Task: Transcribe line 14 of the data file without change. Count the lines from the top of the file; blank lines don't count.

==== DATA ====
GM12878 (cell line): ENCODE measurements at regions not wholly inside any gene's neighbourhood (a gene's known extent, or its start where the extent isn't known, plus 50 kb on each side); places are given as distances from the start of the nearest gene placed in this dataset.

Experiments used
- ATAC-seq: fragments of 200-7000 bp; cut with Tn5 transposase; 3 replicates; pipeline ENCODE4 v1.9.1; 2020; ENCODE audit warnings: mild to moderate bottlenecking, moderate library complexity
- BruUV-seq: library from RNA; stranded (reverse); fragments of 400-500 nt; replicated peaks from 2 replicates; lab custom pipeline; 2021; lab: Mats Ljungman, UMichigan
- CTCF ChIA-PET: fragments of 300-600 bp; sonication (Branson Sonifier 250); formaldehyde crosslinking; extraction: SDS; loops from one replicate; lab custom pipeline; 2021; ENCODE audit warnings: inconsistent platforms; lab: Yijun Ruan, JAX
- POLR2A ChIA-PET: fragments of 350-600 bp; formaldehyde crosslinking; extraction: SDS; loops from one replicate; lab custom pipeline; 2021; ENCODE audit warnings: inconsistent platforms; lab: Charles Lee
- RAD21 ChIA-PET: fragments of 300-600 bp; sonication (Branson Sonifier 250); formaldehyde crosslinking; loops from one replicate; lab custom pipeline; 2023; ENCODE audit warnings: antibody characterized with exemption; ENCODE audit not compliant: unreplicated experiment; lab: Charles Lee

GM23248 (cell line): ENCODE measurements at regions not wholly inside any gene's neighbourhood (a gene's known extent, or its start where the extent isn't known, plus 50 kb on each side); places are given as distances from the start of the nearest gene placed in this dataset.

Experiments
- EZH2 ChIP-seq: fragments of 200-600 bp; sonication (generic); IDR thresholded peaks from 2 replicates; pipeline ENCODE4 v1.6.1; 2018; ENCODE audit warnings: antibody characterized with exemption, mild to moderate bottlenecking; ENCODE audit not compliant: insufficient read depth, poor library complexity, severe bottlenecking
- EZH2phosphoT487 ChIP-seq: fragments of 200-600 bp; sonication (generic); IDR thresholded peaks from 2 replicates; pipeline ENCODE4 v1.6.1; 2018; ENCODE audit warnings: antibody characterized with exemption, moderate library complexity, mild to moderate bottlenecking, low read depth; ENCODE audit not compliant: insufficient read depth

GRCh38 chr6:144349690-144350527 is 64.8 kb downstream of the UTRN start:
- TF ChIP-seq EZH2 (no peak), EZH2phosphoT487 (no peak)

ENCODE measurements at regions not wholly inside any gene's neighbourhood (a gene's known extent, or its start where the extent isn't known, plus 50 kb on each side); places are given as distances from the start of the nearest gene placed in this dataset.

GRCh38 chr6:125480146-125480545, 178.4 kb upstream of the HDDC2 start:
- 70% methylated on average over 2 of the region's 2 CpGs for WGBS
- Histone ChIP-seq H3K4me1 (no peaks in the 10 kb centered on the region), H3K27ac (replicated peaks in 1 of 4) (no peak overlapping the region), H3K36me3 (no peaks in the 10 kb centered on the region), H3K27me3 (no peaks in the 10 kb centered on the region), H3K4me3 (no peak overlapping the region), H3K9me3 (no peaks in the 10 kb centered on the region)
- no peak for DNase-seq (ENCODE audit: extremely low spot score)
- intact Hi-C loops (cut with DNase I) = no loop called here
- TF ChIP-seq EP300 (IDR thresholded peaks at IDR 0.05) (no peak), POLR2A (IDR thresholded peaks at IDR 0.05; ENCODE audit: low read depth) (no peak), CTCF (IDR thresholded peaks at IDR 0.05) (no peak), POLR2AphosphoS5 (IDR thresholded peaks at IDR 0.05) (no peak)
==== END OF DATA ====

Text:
ENCODE measurements at regions not wholly inside any gene's neighbourhood (a gene's known extent, or its start where the extent isn't known, plus 50 kb on each side); places are given as distances from the start of the nearest gene placed in this dataset.